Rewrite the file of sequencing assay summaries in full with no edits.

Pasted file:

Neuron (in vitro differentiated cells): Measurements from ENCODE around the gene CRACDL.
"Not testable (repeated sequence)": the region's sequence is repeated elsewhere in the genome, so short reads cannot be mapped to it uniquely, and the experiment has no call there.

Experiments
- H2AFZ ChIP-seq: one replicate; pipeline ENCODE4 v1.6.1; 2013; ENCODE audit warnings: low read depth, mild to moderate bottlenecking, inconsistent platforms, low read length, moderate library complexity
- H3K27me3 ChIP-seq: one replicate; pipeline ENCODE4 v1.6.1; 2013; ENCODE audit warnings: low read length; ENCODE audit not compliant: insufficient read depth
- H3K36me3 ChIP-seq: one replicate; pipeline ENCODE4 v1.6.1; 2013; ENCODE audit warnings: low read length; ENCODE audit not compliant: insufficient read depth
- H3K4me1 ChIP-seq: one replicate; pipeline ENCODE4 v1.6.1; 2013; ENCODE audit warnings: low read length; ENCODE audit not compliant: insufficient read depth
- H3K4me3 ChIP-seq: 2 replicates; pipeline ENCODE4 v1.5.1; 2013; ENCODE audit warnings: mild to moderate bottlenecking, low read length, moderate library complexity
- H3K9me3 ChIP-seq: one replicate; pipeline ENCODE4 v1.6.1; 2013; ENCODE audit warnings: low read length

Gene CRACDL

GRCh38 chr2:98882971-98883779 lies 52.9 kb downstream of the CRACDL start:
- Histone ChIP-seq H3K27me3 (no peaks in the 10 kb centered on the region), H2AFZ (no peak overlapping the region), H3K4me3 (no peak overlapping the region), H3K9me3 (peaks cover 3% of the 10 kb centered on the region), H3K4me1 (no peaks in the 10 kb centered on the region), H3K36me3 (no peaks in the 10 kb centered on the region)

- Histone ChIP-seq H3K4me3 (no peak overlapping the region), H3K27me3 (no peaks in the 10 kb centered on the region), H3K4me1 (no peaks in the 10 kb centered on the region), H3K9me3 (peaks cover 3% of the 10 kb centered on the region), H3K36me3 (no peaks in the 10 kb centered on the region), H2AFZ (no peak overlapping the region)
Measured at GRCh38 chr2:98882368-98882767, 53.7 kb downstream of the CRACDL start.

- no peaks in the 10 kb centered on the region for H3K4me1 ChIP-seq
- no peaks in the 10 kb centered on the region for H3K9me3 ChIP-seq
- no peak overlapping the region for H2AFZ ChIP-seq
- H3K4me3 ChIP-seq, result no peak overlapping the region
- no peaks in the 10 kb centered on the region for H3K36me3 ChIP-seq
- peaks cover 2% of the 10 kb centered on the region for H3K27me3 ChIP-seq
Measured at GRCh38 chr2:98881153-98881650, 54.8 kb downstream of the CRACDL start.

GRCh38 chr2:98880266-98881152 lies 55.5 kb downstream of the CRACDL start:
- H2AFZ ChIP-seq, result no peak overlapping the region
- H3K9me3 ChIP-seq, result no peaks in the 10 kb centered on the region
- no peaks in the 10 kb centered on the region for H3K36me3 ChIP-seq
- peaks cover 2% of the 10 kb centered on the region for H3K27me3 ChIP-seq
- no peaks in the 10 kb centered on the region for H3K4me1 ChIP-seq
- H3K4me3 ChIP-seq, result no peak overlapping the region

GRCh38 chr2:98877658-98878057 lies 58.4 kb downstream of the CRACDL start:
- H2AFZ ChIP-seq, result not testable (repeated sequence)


Neuron (in vitro differentiated cells): Measurements from ENCODE around the gene CRACDL.
"Not testable (repeated sequence)": the region's sequence is repeated elsewhere in the genome, so short reads cannot be mapped to it uniquely, and the experiment has no call there.

Experiments
- H2AFZ ChIP-seq: one replicate; pipeline ENCODE4 v1.6.1; 2013; ENCODE audit warnings: low read depth, mild to moderate bottlenecking, inconsistent platforms, low read length, moderate library complexity
- H3K27me3 ChIP-seq: one replicate; pipeline ENCODE4 v1.6.1; 2013; ENCODE audit warnings: low read length; ENCODE audit not compliant: insufficient read depth
- H3K36me3 ChIP-seq: one replicate; pipeline ENCODE4 v1.6.1; 2013; ENCODE audit warnings: low read length; ENCODE audit not compliant: insufficient read depth
- H3K4me1 ChIP-seq: one replicate; pipeline ENCODE4 v1.6.1; 2013; ENCODE audit warnings: low read length; ENCODE audit not compliant: insufficient read depth
- H3K4me3 ChIP-seq: 2 replicates; pipeline ENCODE4 v1.5.1; 2013; ENCODE audit warnings: mild to moderate bottlenecking, low read length, moderate library complexity
- H3K9me3 ChIP-seq: one replicate; pipeline ENCODE4 v1.6.1; 2013; ENCODE audit warnings: low read length

Gene CRACDL

GRCh38 chr2:98882971-98883779 lies 52.9 kb downstream of the CRACDL start:
- Histone ChIP-seq H3K27me3 (no peaks in the 10 kb centered on the region), H2AFZ (no peak overlapping the region), H3K4me3 (no peak overlapping the region), H3K9me3 (peaks cover 3% of the 10 kb centered on the region), H3K4me1 (no peaks in the 10 kb centered on the region), H3K36me3 (no peaks in the 10 kb centered on the region)

- Histone ChIP-seq H3K4me3 (no peak overlapping the region), H3K27me3 (no peaks in the 10 kb centered on the region), H3K4me1 (no peaks in the 10 kb centered on the region), H3K9me3 (peaks cover 3% of the 10 kb centered on the region), H3K36me3 (no peaks in the 10 kb centered on the region), H2AFZ (no peak overlapping the region)
Measured at GRCh38 chr2:98882368-98882767, 53.7 kb downstream of the CRACDL start.

- no peaks in the 10 kb centered on the region for H3K4me1 ChIP-seq
- no peaks in the 10 kb centered on the region for H3K9me3 ChIP-seq
- no peak overlapping the region for H2AFZ ChIP-seq
- H3K4me3 ChIP-seq, result no peak overlapping the region
- no peaks in the 10 kb centered on the region for H3K36me3 ChIP-seq
- peaks cover 2% of the 10 kb centered on the region for H3K27me3 ChIP-seq
Measured at GRCh38 chr2:98881153-98881650, 54.8 kb downstream of the CRACDL start.

GRCh38 chr2:98880266-98881152 lies 55.5 kb downstream of the CRACDL start:
- H2AFZ ChIP-seq, result no peak overlapping the region
- H3K9me3 ChIP-seq, result no peaks in the 10 kb centered on the region
- no peaks in the 10 kb centered on the region for H3K36me3 ChIP-seq
- peaks cover 2% of the 10 kb centered on the region for H3K27me3 ChIP-seq
- no peaks in the 10 kb centered on the region for H3K4me1 ChIP-seq
- H3K4me3 ChIP-seq, result no peak overlapping the region

GRCh38 chr2:98877658-98878057 lies 58.4 kb downstream of the CRACDL start:
- H2AFZ ChIP-seq, result not testable (repeated sequence)